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Yesterday And Today

Having grumped last week – about the need nowadays to certify just about everything – it is probably not the greatest idea to grump again. Therefore, please note, this is a simple observation, nothing more. Not even a small grump.

But week in and week out we do get treated to a regular and quite remarkable diet of acrimony as exchanged between advocates of the various parties. Those of us who are not involved must be watching this ever-on-going exchange with concern, perhaps even horror. Michael Dingake made an attempt in Mmegi the other day to convince us that it may be a lot better than it seems, that those who are described as mortal political enemies may go off into the sunset, hand in hand, like Ndaba and Boko when they went to Moscow together.

It is possible that in the good old days, a BDP stalwart could sit down happily with a BNF member. Seretse and Koma did, after all come from the same tribal group and district. But in 1967 the former did approve a charge of sedition against Koma, Henderson Tlhoiwe, Pretty Molefhe, and Klaas Motshidisi, which was hardly an act of goodwill. And as far as I have understood matters, there was no degree of goodwill between Seretse and Matante or indeed, more collectively between the BDP and the BNF with the former openly regarding the latter as a bunch of rat bags. Maybe they all sat together over a cup of coffee and shared ideas about the needs of the country. But it’s hardly convincing, is it? But let’s suggest, as a theory of sorts, that there is a profound difference in public life in the pre-diamond years and public life since then. It can hardly be otherwise because money has brought about change in every area of life both private and public and it is hardly credible to believe that the political scene is the one and only exception. In fact, there are three elements of public life which dominate – they are cash, vulgar, lovely, beautiful cash in great mounds like an Aladdin’s cave. The second is straight forward acid, nasty, poisonous acid or venom if you prefer. And the third, rather obviously, is confrontation. For many of us, the three together make for a most dismaying spectacle. Turn this way or that and only rarely can one escape into cleaner fields. The politicians are prone to remind us about botho when it suits their needs, but only rarely it seems do they exercise it themselves.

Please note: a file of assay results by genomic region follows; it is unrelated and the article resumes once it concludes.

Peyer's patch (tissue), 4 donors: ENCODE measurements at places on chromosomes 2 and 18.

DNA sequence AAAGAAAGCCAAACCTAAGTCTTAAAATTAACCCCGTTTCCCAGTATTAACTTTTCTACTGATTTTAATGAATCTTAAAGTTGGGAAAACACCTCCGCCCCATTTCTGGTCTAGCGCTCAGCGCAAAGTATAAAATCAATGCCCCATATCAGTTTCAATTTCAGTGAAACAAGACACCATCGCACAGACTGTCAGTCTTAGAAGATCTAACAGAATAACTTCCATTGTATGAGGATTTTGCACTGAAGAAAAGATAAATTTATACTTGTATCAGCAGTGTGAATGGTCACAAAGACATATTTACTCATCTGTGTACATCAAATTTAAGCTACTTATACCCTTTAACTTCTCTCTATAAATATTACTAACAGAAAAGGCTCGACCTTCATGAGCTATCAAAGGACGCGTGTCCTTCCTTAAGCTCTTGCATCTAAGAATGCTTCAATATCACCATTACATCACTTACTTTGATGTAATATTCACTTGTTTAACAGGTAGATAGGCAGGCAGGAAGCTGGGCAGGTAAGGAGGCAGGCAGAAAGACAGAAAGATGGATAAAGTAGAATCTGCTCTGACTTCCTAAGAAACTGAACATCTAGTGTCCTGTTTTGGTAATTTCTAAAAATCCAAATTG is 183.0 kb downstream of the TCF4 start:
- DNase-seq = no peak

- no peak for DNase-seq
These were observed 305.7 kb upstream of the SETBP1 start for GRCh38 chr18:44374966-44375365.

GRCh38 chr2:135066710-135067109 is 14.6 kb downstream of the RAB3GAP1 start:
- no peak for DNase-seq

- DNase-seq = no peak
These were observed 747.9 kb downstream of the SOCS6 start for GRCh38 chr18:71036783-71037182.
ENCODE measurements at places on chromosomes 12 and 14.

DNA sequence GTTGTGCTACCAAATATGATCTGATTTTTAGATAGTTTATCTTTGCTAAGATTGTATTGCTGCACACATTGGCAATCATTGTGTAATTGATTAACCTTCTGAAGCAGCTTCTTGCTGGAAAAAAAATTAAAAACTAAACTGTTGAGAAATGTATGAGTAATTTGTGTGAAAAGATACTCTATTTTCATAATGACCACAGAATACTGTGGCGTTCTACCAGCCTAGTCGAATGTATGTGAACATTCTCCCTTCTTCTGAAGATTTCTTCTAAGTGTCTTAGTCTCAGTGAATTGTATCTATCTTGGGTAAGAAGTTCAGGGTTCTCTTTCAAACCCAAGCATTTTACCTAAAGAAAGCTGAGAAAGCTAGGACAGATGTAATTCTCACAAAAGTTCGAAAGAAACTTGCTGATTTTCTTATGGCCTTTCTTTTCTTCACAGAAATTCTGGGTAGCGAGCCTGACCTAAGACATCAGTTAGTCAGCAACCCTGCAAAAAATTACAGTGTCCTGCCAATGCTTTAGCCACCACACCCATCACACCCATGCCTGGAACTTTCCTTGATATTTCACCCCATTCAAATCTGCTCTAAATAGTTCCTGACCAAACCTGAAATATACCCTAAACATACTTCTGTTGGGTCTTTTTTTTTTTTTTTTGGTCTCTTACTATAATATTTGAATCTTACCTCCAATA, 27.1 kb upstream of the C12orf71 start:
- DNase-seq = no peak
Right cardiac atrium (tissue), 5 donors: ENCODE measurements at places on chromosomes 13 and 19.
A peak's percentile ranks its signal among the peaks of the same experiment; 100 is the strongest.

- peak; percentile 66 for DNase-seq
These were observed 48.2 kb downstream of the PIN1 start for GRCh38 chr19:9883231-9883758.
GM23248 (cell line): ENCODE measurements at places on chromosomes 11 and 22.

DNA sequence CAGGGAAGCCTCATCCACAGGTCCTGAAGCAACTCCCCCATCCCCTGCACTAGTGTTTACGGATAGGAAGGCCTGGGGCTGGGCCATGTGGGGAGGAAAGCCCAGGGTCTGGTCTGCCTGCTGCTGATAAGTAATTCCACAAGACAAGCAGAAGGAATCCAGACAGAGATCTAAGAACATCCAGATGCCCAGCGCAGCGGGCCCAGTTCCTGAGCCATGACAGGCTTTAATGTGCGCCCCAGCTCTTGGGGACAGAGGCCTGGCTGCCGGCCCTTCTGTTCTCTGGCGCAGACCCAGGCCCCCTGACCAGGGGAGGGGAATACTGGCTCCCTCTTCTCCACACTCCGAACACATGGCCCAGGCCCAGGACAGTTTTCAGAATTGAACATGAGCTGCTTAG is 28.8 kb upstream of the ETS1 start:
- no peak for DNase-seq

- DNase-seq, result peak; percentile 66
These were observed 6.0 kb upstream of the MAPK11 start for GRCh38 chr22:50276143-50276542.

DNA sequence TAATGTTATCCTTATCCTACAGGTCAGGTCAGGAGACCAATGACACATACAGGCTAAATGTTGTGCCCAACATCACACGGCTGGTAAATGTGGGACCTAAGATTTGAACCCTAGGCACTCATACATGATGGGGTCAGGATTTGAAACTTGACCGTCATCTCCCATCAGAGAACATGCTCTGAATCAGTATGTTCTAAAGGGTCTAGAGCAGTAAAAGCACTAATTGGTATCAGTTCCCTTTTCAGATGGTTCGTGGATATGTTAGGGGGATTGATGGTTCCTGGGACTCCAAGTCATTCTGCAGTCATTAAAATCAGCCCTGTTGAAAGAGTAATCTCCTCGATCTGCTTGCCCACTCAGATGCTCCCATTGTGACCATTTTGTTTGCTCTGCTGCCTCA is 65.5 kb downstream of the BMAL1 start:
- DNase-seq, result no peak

But take confrontation, which is now a deeply entrenched element of public life, confrontation with the judges, with

the Unions, with UB, with the Chinese; more or less, help yourself. But the judges! Surely, they should divest themselves of those hugely expensive wigs which are intended to give them enhanced dignity and to separate them from us.

In the event, they have contrived to come down to our level and instead of dignity and respect, we are treated to a circus totally devoid of dignity. How could this disaster have occurred? But because memory is so remarkably short, let me remind you how matters stood six years ago and it should be obvious that these characteristics are not of recent provenance but a permanent element of our public life. Consider the following, culled from a medley of newspapers at that time. “Merafhe is a Liar – Sekai;  Seretse Denies Kgafela’s Allegations;  Kgafela Attacks Molokomme; Khama Is A Coward – Says Kgafela; Boko Warns Wayward Members; Hands Off Boko; BNF Veteran Attacks Boko; Boko Is A Dictator; Merafhe Shoots from the Hip; VP Recommends Psychiatric Attention for Modubule; Masisi  Defends Merafhe; Modubule Defends Khama; Moatlhodi Defends Khama on Malema; Motswaledi Quashes Defection Allegations; Saleshando Dares Motswaledi; MPs Seek Khama’s Pardon; Councillors Exchange Profanities’, and one, my favourite, which suggested pleasing sensitivity to the public’s sense of decorum, ‘BDP Veteran Warns Against Self Exposure”.

It may well be that those active in the higher levels of public life will regard headlines such as these as reflecting what they may regard as the sensationalising gutter press.

The editors of those commercial newspapers, and indeed many other interested and concerned observers, may maintain, however, that these headlines do provide an accurate idea of the dismaying standards characterising today’s public life. But shifting attention away from the personal dominated headlines to those more impersonal provides no kind of relief or is in any way less dismaying. Take your pick from this selection also from six years ago.

“Botswana Least Corrupt in Africa; Corruption Rife at Southern District – Chairman; BDC Rot – Should It Have Come to This?; Millions Found in BDC Staff Accounts; GCC – The Most Corrupt; Corruption Rocks UB’s Research Institute; Ministers Are Corrupt – Tibone; Consultant Snubs Government on National Stadium Audit;  Khama Moves To Thwart BDC Investigation; A Comparison Between Ghaddafi and Khama;  Francistown’s New P562 million Airport Falling Apart; BDC Fires Executive; The Talisbanisation of Kgatleng” And so on, and so on.

It’s not very cheering, is it?

Etcetera II



A luta continua

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